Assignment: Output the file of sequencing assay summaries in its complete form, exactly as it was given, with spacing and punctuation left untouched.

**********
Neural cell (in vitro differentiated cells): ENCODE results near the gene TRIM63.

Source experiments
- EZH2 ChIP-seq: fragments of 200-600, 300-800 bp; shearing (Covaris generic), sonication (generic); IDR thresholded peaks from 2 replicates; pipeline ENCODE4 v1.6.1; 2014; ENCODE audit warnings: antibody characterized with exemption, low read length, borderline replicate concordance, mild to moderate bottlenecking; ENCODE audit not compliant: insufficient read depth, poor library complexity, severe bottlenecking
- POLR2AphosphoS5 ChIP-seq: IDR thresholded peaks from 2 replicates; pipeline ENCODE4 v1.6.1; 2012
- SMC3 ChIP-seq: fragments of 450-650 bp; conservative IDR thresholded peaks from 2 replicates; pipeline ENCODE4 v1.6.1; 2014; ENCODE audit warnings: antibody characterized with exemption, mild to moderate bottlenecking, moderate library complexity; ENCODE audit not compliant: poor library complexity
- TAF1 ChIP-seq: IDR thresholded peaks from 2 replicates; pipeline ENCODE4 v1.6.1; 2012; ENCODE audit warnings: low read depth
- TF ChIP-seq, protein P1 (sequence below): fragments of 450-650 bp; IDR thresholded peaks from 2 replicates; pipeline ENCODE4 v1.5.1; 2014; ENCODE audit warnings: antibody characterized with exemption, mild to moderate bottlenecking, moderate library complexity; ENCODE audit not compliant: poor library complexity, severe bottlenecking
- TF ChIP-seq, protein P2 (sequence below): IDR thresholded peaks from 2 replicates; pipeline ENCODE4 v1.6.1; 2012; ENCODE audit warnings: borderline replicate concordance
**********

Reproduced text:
Neural cell (in vitro differentiated cells): ENCODE results near the gene TRIM63.

Source experiments
- EZH2 ChIP-seq: fragments of 200-600, 300-800 bp; shearing (Covaris generic), sonication (generic); IDR thresholded peaks from 2 replicates; pipeline ENCODE4 v1.6.1; 2014; ENCODE audit warnings: antibody characterized with exemption, low read length, borderline replicate concordance, mild to moderate bottlenecking; ENCODE audit not compliant: insufficient read depth, poor library complexity, severe bottlenecking
- POLR2AphosphoS5 ChIP-seq: IDR thresholded peaks from 2 replicates; pipeline ENCODE4 v1.6.1; 2012
- SMC3 ChIP-seq: fragments of 450-650 bp; conservative IDR thresholded peaks from 2 replicates; pipeline ENCODE4 v1.6.1; 2014; ENCODE audit warnings: antibody characterized with exemption, mild to moderate bottlenecking, moderate library complexity; ENCODE audit not compliant: poor library complexity
- TAF1 ChIP-seq: IDR thresholded peaks from 2 replicates; pipeline ENCODE4 v1.6.1; 2012; ENCODE audit warnings: low read depth
- TF ChIP-seq, protein P1 (sequence below): fragments of 450-650 bp; IDR thresholded peaks from 2 replicates; pipeline ENCODE4 v1.5.1; 2014; ENCODE audit warnings: antibody characterized with exemption, mild to moderate bottlenecking, moderate library complexity; ENCODE audit not compliant: poor library complexity, severe bottlenecking
- TF ChIP-seq, protein P2 (sequence below): IDR thresholded peaks from 2 replicates; pipeline ENCODE4 v1.6.1; 2012; ENCODE audit warnings: borderline replicate concordance